Word of Mouth Advertising: A True Story

Several weeks ago, I returned from a freelance writing assignment to find the skylight in my living room filled with a swarm of winged insects.

I was, of course, horrified, and immediately thought of termites busily eating my home.  Or, maybe it’s just a re-infestation of the moths that had invaded my pantry last year, invading wide selection of grocery items.  Unsure of what else to do, I called and scheduled a visit from Solo Termite.

When I had the original problem with the moths, I bought a can of cinnamon spray, safe for people and pets.  With nothing to lose, I shot a stream of the fragrant spray into the skylight.  Whatever the flying insects were, the cinnamon spray killed them immediately.

I dutifully collected several of the fallen corpses so that Wes, the technician from Solo Termite, could take a look when he arrived.  During the coming week, I kept a careful eye out for more of the pests.

The evening of the swarm, I attended a business event and was telling the story of my buggy horror to several friends.  We discussed whether these could be termites.  Someone commented that if termites were easily killed with cinnamon spray, why do we all spend considerable sums to prevent them from chewing our houses down around our ears?

When Wes arrived to evaluate the bugs and do a treatment, I described the incident and gave him the sample insect.

Yes, he told me excitedly, these are termites.  They are a variety know as dry wood termites that hang out in ceilings and attic spaces.  I took him inside the house so I could point out where the swarm originated, and he found the hole they had created to enter the house.  This is the best-case scenario.  The entry point was really obvious, and easily reached.  All that’s required in this case is a quick application of the permanent termite treatment.  If the entry point can’t be found, then tenting the entire house is sometimes needed.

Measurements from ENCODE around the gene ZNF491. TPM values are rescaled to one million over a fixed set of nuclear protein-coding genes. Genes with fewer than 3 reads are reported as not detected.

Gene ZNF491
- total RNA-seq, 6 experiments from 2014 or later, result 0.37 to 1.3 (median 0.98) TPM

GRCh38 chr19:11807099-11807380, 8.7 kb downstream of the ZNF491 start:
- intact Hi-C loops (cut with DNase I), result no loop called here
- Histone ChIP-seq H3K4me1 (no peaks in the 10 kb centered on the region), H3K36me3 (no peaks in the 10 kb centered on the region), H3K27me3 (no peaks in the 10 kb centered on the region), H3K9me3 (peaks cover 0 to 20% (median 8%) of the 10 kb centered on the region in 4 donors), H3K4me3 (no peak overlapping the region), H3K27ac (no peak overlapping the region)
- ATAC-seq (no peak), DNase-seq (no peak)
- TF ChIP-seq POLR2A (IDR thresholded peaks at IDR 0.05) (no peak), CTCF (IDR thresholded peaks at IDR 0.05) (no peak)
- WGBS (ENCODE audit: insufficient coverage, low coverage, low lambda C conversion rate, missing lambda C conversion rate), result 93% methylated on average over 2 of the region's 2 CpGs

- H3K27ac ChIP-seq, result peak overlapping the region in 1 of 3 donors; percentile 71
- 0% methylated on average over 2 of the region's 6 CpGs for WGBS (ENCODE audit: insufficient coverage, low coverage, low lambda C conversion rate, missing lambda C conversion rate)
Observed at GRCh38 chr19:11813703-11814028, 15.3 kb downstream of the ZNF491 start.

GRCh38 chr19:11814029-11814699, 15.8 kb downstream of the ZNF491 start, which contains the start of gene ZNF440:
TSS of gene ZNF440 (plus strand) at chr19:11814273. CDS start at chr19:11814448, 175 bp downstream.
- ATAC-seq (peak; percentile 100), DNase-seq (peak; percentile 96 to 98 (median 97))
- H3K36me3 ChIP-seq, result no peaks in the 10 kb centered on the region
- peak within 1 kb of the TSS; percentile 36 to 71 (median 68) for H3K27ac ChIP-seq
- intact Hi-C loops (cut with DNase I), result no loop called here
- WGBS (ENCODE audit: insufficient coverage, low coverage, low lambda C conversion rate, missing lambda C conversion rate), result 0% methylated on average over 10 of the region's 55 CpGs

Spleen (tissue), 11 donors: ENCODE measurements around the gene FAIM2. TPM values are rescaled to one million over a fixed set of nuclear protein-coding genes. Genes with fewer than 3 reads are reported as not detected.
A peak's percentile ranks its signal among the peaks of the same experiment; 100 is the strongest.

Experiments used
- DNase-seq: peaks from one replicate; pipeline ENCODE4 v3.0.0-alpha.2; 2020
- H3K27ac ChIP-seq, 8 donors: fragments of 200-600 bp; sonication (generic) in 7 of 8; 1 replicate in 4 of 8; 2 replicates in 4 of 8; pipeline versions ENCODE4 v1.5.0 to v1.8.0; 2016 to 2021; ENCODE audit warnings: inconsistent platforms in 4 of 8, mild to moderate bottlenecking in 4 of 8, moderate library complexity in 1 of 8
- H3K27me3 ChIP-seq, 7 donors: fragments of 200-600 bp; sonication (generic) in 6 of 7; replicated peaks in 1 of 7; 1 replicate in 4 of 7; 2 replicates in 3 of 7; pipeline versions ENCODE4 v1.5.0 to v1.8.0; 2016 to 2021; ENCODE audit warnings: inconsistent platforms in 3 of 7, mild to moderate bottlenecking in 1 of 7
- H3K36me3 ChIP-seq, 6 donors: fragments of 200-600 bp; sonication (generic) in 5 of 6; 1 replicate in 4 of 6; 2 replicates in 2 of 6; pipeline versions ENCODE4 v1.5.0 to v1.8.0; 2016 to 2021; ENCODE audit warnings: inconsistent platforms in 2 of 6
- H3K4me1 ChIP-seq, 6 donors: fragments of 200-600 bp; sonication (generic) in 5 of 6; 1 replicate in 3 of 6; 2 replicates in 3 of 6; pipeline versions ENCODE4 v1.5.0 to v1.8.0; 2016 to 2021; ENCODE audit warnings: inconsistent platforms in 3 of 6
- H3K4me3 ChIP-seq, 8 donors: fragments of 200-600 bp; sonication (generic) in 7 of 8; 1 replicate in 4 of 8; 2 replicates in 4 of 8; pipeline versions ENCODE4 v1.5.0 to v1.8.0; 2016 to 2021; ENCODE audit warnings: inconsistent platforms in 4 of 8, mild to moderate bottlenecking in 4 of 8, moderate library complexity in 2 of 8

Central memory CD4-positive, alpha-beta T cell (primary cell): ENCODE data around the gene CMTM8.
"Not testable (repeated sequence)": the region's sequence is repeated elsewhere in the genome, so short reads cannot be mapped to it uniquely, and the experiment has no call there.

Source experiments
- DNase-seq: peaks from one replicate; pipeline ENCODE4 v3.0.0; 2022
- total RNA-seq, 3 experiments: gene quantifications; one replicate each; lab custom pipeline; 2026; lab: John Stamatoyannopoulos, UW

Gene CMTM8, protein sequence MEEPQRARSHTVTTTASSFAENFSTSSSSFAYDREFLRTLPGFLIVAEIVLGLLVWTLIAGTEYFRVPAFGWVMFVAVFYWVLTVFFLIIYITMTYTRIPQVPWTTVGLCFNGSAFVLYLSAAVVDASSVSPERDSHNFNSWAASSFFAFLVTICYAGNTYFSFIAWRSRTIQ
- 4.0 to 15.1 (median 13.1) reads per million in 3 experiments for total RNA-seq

I posed the question about why we all invest heavily in termite programs if a few squirts of a nontoxic spray will kill them.  Wes smiled.  Then he explained the truth about termite eradication.  It seems the termites we see are easy to kill.  Spraying water on them can kill them.  But the ones we see are the workers.

The reason we need Solo Termite or a similar service is to attack the source – the Queen.  She is very hard to kill and stays hidden in the ground or the beams of the ceiling, laying 20,000 or so eggs at a time.  The most effective termite treatment is carried back to the colony to kill the hidden termites.

This is an outstanding example of powerful word of mouth advertising.  Wes was really just doing his job, but he did it in a way that caused me to share about it.  His enthusiasm for his craft is infectious.  Throughout the visit, which only took a few minutes, he was engaged in educating me, his customer, about termites, what my situation was, applying the needed treatment and explaining what to look for in the coming days.

I enjoyed the conversation, felt a sense of relief that the problem had been resolved, and have related the story to several people.  Solo Termite has earned word of mouth advertising.

Every business owner wants to create word of mouth advertising.  Doing so is both an art and a science.  In the case of Solo, a technician who really enjoys what he does and helps customers understand why the service is necessary is their best advertisement.  Imagine the same situation, but instead of enthusiastically answering my questions and explaining all about termite habits, he had given perfunctory answers, done the job basic job and left.  I would not be talking, or writing about the incident.

What inspires you to tell the story of an experience you had with a business?


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